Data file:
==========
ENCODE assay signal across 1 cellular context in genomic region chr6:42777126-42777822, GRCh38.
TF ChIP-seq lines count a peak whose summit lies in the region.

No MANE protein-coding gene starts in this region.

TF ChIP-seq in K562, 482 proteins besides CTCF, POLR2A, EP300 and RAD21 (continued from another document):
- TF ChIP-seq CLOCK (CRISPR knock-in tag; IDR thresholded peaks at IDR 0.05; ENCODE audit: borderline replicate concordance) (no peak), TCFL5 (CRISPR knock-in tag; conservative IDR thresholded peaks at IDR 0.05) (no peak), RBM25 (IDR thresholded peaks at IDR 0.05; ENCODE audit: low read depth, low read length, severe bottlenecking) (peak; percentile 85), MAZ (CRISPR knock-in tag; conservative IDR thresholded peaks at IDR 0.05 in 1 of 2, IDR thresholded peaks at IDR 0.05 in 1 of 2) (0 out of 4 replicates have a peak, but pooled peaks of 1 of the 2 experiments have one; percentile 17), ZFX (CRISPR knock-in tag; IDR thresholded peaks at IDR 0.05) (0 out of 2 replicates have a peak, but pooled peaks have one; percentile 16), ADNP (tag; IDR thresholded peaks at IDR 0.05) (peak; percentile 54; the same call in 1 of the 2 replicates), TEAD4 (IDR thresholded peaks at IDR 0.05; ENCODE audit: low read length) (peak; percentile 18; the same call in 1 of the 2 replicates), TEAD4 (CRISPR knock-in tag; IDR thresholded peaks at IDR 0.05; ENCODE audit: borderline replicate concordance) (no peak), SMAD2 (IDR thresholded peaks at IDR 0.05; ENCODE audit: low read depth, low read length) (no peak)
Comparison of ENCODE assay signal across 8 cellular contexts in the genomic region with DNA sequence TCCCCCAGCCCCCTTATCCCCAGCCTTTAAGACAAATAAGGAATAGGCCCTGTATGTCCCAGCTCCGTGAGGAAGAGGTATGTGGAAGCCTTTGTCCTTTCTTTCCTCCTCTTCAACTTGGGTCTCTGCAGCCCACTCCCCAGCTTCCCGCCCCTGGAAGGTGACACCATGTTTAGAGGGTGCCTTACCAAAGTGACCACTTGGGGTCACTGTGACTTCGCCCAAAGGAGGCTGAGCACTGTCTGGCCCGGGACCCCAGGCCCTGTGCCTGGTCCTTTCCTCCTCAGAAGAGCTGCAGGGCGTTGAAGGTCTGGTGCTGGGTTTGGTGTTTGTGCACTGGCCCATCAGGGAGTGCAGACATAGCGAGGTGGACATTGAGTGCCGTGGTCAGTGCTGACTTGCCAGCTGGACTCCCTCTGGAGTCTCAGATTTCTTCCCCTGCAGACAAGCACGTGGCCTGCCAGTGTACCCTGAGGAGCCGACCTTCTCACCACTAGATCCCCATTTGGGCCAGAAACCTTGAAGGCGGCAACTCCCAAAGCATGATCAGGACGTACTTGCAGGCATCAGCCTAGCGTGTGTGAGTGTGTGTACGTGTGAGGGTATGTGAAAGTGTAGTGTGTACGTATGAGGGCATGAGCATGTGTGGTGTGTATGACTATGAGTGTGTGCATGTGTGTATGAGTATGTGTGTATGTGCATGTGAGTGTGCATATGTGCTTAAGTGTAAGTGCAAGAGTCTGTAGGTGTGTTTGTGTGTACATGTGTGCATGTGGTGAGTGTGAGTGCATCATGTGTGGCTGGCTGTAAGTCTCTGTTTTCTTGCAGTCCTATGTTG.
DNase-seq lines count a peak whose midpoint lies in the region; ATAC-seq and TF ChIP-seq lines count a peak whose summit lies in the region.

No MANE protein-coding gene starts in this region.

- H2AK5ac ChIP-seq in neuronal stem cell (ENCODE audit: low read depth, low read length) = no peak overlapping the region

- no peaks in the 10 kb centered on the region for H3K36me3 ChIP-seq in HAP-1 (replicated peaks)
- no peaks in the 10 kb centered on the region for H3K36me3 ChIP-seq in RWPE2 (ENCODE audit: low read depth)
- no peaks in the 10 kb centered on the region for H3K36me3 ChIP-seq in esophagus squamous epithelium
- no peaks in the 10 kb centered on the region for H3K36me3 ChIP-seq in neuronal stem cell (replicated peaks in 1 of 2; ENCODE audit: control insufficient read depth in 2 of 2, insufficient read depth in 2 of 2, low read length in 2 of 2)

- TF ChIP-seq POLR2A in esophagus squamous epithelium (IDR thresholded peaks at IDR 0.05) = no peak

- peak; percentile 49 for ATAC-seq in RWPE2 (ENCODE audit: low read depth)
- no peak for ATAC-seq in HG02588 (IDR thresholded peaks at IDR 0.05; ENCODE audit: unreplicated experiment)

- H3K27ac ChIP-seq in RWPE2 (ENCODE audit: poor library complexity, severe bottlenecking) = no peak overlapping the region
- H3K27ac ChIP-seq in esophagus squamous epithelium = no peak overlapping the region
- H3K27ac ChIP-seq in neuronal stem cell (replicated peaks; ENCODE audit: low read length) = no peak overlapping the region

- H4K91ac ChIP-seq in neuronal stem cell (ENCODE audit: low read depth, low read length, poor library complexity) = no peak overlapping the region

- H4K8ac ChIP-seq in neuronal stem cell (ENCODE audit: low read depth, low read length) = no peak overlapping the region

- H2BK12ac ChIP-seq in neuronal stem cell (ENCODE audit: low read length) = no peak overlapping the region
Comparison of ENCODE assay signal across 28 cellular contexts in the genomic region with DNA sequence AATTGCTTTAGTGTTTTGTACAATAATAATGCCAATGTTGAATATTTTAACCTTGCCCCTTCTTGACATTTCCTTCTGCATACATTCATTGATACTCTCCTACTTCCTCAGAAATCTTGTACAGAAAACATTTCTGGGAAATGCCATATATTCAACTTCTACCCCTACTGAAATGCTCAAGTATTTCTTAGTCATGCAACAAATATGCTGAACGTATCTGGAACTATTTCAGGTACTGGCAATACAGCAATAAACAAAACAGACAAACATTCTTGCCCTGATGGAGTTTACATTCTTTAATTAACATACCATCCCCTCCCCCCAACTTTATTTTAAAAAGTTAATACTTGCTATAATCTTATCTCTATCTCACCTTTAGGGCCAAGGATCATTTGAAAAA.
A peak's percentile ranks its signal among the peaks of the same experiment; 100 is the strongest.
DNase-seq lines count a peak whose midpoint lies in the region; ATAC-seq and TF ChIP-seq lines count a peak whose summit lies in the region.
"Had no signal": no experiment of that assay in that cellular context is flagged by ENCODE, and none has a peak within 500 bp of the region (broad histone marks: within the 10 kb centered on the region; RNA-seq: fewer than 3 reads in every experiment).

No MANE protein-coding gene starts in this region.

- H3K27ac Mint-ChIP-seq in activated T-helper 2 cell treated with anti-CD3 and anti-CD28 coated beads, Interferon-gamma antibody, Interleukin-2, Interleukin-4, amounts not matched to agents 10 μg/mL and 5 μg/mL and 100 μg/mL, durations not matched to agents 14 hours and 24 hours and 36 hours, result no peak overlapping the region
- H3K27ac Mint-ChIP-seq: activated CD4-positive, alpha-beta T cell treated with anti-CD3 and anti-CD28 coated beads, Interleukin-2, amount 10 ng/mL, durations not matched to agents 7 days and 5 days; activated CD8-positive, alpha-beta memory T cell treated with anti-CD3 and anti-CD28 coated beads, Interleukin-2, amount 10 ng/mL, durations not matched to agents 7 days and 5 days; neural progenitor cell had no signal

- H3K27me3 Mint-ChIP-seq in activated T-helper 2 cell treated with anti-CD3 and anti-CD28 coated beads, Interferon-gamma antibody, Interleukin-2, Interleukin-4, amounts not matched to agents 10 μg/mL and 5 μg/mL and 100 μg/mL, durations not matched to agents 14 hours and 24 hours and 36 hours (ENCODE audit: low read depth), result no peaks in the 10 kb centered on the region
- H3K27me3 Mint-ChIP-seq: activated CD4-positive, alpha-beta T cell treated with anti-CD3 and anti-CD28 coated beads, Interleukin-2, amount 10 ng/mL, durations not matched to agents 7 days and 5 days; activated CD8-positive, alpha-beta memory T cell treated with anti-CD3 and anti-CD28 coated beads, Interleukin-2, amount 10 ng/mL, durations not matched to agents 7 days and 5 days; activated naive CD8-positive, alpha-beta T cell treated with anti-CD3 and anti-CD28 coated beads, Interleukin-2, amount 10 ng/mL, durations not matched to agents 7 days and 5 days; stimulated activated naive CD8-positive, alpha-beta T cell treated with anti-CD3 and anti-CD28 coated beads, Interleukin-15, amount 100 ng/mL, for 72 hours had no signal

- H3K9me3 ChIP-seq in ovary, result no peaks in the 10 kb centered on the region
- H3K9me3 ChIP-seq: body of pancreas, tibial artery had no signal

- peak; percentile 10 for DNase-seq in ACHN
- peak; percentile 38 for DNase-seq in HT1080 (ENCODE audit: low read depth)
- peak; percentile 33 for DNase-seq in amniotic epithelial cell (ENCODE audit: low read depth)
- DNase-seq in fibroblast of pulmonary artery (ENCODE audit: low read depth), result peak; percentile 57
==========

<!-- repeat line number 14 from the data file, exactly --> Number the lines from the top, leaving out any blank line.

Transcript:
- TF ChIP-seq POLR2A in esophagus squamous epithelium (IDR thresholded peaks at IDR 0.05) = no peak